1826 ENGLISH POETRY 1579-1830: SPENSER AND THE TRADITION

John Evelyn

Anonymous, in Review of Evelyn, Miscellaneous Works, ed. Upcott; New Monthly Magazine NS 16 (January 1826) 43-44.



Evelyn was an English gentleman of the first order. His character united spirit with sweetness he was conscientious, accomplished, amiable; an observer on the watch for good; superior to the ordinary temptations of high life; romantic on the side of nature; a patriot, who clothed anew his country with oaks; a graceful philosopher, who did not disdain to know the elegancies of a sallad.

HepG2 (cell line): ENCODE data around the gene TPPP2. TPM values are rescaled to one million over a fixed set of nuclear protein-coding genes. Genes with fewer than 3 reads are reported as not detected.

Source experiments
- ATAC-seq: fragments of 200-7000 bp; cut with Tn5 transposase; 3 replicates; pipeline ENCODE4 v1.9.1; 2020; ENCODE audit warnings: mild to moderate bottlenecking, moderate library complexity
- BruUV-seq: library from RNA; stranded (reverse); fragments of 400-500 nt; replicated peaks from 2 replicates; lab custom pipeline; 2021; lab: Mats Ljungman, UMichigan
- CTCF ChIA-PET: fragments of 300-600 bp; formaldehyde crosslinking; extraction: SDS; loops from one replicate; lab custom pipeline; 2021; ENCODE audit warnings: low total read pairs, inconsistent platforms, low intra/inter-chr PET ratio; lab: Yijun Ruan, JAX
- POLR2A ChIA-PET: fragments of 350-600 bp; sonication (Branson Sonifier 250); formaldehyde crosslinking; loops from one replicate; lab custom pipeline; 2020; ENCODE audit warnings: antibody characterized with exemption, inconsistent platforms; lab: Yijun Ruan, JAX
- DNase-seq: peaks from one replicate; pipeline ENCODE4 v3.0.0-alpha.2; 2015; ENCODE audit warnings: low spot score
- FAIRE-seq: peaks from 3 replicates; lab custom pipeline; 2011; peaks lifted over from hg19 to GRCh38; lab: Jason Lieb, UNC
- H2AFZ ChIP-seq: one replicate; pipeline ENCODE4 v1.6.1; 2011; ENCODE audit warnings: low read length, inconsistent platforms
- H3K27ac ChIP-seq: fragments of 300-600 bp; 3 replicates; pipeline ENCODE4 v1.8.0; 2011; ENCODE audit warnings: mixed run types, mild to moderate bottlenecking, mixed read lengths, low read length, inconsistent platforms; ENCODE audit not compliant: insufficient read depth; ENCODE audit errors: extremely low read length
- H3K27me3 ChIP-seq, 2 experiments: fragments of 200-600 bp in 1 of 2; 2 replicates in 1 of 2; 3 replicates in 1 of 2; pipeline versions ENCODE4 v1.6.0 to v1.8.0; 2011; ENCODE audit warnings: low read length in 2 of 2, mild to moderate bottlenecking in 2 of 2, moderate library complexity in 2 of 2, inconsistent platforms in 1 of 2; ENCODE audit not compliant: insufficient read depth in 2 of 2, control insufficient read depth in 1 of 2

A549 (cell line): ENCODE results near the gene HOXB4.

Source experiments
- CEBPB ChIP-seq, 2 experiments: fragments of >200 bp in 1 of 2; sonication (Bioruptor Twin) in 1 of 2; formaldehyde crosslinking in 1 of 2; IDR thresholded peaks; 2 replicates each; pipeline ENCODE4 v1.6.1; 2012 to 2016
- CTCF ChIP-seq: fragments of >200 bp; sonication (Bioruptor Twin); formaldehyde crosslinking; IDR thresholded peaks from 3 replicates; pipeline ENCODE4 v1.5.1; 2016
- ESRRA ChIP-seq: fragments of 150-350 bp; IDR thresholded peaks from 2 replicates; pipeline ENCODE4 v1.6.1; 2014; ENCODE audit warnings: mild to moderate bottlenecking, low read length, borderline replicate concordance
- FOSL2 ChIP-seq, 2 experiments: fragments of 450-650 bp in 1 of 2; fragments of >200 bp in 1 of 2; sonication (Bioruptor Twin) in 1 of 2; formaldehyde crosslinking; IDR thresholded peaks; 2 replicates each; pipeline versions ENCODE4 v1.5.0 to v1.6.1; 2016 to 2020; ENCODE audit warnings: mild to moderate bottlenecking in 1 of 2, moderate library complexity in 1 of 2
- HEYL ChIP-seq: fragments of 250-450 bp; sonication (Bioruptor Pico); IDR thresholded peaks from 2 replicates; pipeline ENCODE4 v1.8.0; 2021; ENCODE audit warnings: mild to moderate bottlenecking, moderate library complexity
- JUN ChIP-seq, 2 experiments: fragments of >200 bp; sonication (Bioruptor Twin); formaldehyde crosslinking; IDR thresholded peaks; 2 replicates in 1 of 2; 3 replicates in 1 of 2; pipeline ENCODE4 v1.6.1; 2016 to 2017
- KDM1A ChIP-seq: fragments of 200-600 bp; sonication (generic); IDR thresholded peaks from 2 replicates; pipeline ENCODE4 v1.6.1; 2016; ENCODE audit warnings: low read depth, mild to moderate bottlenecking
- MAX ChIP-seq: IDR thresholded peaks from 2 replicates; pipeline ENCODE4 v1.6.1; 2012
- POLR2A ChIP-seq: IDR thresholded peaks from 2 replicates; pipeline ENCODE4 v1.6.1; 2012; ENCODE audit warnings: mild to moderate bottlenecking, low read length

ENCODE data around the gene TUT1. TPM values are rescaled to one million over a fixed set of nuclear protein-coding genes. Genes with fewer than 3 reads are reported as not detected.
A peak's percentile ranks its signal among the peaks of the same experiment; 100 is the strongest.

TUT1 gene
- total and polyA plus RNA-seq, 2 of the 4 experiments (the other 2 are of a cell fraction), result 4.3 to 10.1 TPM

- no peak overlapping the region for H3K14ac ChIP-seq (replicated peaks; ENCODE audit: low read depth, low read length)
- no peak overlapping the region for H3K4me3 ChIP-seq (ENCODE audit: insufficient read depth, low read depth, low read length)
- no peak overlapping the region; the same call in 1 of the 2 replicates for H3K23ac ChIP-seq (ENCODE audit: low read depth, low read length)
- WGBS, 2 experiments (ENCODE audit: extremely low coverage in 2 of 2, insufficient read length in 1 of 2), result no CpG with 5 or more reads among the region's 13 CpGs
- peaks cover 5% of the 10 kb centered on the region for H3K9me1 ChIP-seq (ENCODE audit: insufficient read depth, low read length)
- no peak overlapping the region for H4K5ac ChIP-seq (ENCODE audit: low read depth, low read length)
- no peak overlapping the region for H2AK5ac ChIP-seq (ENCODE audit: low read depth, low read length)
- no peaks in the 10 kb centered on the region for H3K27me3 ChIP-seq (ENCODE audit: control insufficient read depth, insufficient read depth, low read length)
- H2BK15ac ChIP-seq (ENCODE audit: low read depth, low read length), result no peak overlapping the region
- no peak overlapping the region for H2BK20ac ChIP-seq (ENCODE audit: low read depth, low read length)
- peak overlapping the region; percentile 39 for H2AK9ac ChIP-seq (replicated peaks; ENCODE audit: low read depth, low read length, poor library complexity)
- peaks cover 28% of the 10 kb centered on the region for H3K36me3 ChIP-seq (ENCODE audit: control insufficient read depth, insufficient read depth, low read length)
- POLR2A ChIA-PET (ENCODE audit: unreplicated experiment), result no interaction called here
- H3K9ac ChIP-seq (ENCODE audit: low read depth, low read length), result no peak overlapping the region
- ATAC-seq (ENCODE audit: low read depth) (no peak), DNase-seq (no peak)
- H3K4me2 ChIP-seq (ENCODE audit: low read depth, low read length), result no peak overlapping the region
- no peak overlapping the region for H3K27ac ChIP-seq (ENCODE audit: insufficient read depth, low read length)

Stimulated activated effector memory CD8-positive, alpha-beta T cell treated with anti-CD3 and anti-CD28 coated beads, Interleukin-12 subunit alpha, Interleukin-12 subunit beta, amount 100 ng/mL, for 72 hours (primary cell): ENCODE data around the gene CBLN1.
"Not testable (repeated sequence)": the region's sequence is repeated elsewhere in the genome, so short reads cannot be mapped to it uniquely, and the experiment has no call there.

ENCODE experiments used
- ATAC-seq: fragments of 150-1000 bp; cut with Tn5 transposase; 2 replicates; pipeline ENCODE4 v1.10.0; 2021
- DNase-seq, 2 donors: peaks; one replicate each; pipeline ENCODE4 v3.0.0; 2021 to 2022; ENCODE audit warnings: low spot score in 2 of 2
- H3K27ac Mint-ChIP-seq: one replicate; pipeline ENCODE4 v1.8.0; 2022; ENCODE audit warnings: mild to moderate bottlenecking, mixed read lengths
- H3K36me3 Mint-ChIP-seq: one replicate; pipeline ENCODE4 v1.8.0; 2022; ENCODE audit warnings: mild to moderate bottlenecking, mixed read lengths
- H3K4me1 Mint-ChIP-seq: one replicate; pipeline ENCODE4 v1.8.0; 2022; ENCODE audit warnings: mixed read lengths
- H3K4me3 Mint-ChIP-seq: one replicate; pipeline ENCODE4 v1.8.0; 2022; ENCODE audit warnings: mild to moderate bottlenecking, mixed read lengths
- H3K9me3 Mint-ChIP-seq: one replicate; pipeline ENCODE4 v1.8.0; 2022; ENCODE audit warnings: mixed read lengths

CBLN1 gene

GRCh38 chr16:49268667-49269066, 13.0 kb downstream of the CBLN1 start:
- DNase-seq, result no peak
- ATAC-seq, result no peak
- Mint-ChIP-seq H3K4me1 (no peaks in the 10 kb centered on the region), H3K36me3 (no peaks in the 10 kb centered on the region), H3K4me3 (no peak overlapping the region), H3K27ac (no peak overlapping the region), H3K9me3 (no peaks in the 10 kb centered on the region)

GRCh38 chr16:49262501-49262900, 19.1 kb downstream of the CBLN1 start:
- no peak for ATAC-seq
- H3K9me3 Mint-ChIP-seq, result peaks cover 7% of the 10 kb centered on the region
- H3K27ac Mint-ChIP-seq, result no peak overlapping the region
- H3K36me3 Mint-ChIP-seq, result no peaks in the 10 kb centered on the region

It is this combination of interesting qualities, but above all the "precious seeing" with which he looked upon every object about him, and fetched out the beauty and goodness that is in it, (a noble property, as if Heaven had gifted a man with angelic eyes,) which has long rendered Evelyn a personal favourite with the readers of old books, and has at length produced a republication of his works. In some instances, the mention of particular works in this Magazine is to be regarded rather as availing ourselves of a warrantable opportunity of bringing the reader acquainted with the contents, than as passing a critical opinion. But in the present, partaking of the just pride of those who are concerned in bringing such an author forward, we do not hesitate to say, that no English gentleman, who has money as well as mind enough to indulge himself in intellectual luxuries, ought to be without the works of Evelyn. He, Cowley, and Clarendon, may be regarded as the representatives of the gentry and men of letters that were on the aristocratical side in the civil wars; as Sidney, Milton, Harrington, and Marvell, are those on the side of the democracy. No English gentleman should be without them all. Evelyn, like Cowley and Milton, was, unequivocally, an honest man. We are apt to regret, that such men as he, and Milton, and Marvell, and Lord Falkland, and all the other true hearts on either side of the question, were not intimate together; though on some accounts, perhaps, they were better in their respective places. Cowley was his friend, and has addressed to him one of his most characteristic and congenial productions. They fought, after their fashion, the battles of their cause; and refrehed themselves at intervals in the sweet breath of gardens; keeping alive their humanity in the wide and charitable meditations inspired by those tranquil places. Evelyn had not the great talents of his friend. His works are remarkable neither for goodness of style nor masterliness of speculation. His fondness for learned phrases, and scraps of scholarship, borders on the pedantic; and he must have been startled at first sight with the character which Cowley could afford to write of Cromwell. But there is ingenuity, grace, enthusiasm; a great deal of information on subjects within his reach; great novelty of zeal in behalf of our forests and "hearts of oak;" an activity, and relish of life, that transports us to and fro between the enjoyment of the country and the sympathy with busy men; an honesty sometimes amounting to simplicity; and a simplicity often arriving at the results, and invested with the dignity, of wisdom. The merits of his Silva are well known; but have never been seen to such advantage as in the late edition, illustrated with plates, and with the commentary of Dr. Hunter. His Diary has all the interest that might be expected from the memorandum-book of an honest and anxious observer, kept in extraordinary times; and the Miscellanies before us partake of the same interest united with the results of his quietest and most pleasing studies.